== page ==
Furthermore, Notwithstanding these recent developments in the region,Gawaxab noted that he has seen countries close to home successfully exiting the heightened surveillance through resolute commitment and action from all stakeholders.
Therefore, asserting that Namibia is better positioned to safeguard its interests and protect its financial system because of the demonstrable political will and widespread support from all stakeholders.
“We are encouraged that investors regard Namibia as a safe investment destination, and the enforceability of our legal framework is undeniable, thanks to our strong institutions and independent judiciary. We reassure Namibians and our valued stakeholders all over the world of our commitment to fight financial crimes and, that our financial system is robust and will be in better shape at the end of these interventions”, the Governor maintained.
Meanwhile, Economist Ruusa Nandago said that at the moment the greylisting in South Africa is not expected to have large direct effects on Namibia’s economic fundamentals or financial stability.
She rather added saying that the impact of the greylisting in SA is expected to be predominantly at the institutional level where institutions engaging and financial transactions will have to increase their due diligence which will result in an increase in compliance costs.
Given that Namibia has not been greylisted, Namibian financial transactions will be viewed in that light, rather than in the light of SA greylisting. “The increased compliance costs will, however, factor in should Namibian entities use the SA financial system for transactions”, she opined.
In another interview, the Independent Economic and Business Researcher Josef Sheehama told this publication that from the economic viewpoint, the greylisting by the Financial Action Task Force will have a negative impact on South Africa’s economy.
The greylist will mean that South Africa will have to get serious in its fight against money laundering. This can cause serious impacts on investment activity.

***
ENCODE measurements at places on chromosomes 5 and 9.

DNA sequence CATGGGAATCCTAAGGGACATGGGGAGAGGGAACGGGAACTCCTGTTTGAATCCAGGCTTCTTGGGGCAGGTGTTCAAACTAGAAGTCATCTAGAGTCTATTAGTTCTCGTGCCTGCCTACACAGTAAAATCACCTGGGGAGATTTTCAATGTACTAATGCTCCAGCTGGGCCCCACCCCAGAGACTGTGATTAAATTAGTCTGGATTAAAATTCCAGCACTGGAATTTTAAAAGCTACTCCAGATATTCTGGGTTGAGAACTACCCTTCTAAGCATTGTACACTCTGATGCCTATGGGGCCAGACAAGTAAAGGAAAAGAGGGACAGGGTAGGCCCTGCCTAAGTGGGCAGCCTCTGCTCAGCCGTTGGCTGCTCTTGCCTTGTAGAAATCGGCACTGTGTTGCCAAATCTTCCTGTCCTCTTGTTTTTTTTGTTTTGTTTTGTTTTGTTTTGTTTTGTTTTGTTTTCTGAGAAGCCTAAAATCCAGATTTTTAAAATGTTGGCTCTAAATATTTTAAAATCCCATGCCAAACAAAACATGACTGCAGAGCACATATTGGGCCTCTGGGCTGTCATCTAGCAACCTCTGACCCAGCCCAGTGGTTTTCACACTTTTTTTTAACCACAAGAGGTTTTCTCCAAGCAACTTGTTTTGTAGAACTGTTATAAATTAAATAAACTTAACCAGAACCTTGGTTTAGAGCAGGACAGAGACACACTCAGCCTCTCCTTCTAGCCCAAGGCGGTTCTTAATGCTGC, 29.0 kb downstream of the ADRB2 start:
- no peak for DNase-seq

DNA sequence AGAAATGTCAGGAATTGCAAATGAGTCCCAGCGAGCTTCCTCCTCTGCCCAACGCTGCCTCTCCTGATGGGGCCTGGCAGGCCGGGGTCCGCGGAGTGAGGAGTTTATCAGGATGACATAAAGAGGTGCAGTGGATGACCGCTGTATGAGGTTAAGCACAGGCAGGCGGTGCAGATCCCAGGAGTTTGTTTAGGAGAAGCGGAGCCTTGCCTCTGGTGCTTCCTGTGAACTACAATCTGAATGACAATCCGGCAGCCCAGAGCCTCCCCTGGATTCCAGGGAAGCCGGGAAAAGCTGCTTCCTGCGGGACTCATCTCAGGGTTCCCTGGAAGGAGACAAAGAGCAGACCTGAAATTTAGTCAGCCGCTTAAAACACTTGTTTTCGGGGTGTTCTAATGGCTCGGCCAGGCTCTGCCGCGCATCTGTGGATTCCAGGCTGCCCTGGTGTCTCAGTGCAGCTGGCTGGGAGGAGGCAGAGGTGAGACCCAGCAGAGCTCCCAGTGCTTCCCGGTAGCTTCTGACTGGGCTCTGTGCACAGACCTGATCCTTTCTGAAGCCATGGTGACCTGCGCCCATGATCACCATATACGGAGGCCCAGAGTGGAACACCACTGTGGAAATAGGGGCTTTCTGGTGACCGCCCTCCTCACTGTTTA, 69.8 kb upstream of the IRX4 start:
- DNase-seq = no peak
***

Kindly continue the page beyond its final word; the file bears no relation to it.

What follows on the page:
This further means that the consumers would be subject to enhanced due diligence, which would increase the cost of doing business for local businesses and individuals trading internationally, and those with bank or investment accounts abroad.
Additionally, South Africa’s reputation will suffer from the negative publicity from the greylisting. This will affect South Africa’s international relationships in many ways, ultimately resulting in a reduced appetite for business relationships with South African partners.
Moreover, it will increase bureaucratic processes and higher compliance costs, a fall in investment and exports, and reputational issues.
The decision by the FATF to greylist South Africa Sheehama pointed out, will harm investor confidence and weaken the rand. “It will significantly impact international risk the profile and negatively affect trade between local financial institutions and their overseas counterparts”.
Other potential impacts would include a decline in foreign investment and possible de-risking, where banks end relationships with clients based in high-risk jurisdictions, essentially to save on significant compliance costs.
Going forward, the priority must be to get off the greylist as fast as possible. South Africa must make the most of it to catalyse the remedial action required to get a greylist.
Thus emphasising that the longer-term outlook and appropriate positioning towards local markets should continue to be driven by fundamental valuations and economic factors, including the prudence of monetary and fiscal policy, and political willingness to implement economic growth-friendly reforms.